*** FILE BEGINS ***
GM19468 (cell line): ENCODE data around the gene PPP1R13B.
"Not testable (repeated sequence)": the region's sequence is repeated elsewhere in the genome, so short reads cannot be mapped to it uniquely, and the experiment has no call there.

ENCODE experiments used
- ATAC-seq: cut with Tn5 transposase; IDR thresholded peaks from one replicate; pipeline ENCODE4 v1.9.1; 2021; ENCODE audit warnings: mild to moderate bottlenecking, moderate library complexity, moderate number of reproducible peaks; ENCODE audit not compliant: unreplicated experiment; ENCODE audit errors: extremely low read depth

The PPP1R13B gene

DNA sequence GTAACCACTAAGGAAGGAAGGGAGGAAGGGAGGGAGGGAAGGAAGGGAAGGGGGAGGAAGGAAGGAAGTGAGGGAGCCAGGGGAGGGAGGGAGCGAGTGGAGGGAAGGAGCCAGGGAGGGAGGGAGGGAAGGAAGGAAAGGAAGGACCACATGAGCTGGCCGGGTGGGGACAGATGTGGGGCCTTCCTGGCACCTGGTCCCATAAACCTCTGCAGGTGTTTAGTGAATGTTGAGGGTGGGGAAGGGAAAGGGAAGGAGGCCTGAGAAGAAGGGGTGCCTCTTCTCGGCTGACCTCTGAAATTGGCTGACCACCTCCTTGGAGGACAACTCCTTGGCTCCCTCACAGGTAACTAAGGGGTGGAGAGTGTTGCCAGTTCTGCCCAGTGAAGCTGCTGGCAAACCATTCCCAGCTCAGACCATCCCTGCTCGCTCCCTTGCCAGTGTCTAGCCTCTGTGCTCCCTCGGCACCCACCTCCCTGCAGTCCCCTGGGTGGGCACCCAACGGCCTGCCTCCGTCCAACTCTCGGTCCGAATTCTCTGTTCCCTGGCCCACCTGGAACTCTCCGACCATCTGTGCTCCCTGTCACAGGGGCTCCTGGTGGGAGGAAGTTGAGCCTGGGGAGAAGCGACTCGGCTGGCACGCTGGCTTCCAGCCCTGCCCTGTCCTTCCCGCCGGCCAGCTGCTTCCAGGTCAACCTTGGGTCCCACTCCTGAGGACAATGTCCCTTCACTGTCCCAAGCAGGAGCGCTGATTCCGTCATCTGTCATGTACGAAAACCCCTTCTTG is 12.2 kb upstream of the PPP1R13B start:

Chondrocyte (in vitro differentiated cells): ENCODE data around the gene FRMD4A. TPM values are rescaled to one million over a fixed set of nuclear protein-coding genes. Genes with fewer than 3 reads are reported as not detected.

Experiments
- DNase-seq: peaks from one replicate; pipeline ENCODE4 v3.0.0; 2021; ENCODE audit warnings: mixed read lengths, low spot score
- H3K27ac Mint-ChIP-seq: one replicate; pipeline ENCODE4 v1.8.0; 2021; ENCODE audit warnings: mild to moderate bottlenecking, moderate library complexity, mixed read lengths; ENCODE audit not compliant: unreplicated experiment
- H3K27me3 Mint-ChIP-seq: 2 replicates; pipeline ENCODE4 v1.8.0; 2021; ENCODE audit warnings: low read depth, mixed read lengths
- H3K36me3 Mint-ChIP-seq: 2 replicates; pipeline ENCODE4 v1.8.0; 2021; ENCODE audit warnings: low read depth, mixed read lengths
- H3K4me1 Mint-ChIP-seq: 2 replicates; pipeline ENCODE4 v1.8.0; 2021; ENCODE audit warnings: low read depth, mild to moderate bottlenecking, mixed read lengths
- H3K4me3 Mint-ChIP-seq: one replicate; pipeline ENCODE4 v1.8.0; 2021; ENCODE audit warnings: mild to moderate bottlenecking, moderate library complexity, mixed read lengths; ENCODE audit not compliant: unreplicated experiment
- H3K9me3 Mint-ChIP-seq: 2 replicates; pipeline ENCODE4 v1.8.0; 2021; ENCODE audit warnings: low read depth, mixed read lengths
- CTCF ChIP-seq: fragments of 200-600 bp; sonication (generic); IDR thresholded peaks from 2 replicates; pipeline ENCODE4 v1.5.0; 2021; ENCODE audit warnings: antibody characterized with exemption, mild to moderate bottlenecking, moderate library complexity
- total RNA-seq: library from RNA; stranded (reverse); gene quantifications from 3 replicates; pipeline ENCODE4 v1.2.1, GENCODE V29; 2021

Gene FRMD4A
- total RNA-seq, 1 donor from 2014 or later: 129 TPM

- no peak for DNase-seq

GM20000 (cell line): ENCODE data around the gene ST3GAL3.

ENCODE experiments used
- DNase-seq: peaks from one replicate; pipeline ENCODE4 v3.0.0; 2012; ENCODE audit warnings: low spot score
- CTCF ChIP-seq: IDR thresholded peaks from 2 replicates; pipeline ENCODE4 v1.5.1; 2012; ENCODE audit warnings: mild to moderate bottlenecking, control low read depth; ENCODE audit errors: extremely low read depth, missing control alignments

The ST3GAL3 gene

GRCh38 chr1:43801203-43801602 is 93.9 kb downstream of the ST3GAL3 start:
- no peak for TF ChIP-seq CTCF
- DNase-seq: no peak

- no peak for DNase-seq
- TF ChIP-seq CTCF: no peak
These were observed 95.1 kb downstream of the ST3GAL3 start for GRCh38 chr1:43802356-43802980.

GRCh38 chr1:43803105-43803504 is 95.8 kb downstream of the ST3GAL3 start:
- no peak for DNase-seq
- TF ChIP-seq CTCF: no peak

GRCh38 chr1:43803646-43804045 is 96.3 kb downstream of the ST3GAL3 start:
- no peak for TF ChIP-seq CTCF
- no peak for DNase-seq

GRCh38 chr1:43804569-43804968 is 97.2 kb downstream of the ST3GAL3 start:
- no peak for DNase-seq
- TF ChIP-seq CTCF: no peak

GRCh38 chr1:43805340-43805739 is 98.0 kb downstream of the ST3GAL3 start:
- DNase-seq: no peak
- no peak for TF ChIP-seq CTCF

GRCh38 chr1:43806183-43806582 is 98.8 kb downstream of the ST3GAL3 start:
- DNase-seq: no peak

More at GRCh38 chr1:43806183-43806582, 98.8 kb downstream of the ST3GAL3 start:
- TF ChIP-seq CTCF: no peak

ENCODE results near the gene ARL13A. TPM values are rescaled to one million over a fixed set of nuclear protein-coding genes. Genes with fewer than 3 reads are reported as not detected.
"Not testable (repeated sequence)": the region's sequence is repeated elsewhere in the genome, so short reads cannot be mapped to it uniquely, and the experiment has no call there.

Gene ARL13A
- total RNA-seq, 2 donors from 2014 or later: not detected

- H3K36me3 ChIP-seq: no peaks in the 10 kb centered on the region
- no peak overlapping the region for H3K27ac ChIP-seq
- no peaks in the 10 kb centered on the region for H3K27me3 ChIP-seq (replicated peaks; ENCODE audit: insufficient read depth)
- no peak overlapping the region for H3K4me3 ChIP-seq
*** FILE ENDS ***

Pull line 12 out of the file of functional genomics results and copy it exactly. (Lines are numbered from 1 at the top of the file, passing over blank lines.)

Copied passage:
- H3K36me3 Mint-ChIP-seq: 2 replicates; pipeline ENCODE4 v1.8.0; 2021; ENCODE audit warnings: low read depth, mixed read lengths